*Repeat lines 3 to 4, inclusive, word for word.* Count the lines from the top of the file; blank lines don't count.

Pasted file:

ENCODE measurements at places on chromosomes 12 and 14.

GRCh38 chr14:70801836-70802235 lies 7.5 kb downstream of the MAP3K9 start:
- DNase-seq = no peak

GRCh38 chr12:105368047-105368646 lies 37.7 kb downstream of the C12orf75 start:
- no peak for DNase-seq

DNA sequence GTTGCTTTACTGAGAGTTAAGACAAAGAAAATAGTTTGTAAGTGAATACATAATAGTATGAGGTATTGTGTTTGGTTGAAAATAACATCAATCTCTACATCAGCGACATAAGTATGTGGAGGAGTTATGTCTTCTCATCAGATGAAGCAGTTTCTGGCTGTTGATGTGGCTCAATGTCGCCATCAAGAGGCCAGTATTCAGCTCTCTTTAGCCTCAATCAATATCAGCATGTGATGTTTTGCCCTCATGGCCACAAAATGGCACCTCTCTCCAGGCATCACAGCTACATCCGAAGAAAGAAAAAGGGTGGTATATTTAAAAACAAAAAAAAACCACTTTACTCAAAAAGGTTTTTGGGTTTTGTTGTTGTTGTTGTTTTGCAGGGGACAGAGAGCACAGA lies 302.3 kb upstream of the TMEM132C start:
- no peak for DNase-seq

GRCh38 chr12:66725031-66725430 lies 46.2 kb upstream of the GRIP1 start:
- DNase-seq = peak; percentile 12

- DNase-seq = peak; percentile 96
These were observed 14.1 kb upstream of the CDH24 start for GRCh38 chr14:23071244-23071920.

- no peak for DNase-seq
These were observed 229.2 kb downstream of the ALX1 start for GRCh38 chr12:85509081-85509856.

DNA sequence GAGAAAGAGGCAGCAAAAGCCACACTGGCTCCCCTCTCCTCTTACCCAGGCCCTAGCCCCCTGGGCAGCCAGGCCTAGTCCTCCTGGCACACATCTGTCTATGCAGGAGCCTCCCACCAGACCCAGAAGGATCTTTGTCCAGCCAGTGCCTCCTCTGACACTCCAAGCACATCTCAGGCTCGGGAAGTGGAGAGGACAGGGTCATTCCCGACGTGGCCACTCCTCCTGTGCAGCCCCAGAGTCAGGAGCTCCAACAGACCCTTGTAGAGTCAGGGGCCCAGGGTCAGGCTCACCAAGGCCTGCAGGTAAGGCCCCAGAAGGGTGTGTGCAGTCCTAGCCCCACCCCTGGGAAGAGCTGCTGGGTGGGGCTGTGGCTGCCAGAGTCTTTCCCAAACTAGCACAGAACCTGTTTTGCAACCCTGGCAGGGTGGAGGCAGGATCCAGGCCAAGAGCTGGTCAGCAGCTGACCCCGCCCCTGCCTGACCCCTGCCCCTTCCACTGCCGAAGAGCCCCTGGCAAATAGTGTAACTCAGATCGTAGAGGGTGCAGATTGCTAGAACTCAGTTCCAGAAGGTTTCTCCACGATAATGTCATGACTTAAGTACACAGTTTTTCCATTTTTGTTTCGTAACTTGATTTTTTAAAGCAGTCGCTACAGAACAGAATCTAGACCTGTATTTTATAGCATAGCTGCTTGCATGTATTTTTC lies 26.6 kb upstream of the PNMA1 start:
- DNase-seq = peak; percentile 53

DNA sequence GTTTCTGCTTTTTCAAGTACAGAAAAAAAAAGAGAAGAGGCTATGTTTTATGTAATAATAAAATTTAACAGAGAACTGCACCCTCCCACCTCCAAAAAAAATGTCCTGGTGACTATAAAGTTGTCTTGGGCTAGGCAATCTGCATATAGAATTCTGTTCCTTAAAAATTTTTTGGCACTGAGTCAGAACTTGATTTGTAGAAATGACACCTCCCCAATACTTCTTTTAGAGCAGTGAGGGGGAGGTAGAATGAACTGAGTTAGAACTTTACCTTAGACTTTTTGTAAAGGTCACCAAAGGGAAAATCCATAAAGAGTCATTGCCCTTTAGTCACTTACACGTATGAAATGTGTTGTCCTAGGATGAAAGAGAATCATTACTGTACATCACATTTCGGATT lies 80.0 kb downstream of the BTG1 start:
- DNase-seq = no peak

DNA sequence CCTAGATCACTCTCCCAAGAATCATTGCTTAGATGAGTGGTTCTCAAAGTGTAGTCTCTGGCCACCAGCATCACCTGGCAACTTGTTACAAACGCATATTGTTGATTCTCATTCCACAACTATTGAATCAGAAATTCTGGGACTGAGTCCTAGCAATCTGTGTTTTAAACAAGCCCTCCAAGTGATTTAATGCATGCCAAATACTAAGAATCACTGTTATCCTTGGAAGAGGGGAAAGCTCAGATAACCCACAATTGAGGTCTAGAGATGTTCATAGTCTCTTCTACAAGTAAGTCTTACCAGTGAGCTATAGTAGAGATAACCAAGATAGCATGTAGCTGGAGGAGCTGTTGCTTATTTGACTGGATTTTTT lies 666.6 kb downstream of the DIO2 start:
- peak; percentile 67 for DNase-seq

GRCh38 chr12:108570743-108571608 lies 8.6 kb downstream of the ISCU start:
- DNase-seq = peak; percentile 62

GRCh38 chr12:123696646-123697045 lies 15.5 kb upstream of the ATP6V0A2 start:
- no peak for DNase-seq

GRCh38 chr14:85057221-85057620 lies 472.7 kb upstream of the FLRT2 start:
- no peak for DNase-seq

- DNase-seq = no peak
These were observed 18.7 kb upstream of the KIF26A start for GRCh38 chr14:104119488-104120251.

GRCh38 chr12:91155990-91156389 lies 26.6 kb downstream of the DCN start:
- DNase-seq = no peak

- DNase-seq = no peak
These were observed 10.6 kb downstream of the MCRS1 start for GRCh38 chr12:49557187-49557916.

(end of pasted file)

- DNase-seq = no peak

GRCh38 chr12:105368047-105368646 lies 37.7 kb downstream of the C12orf75 start: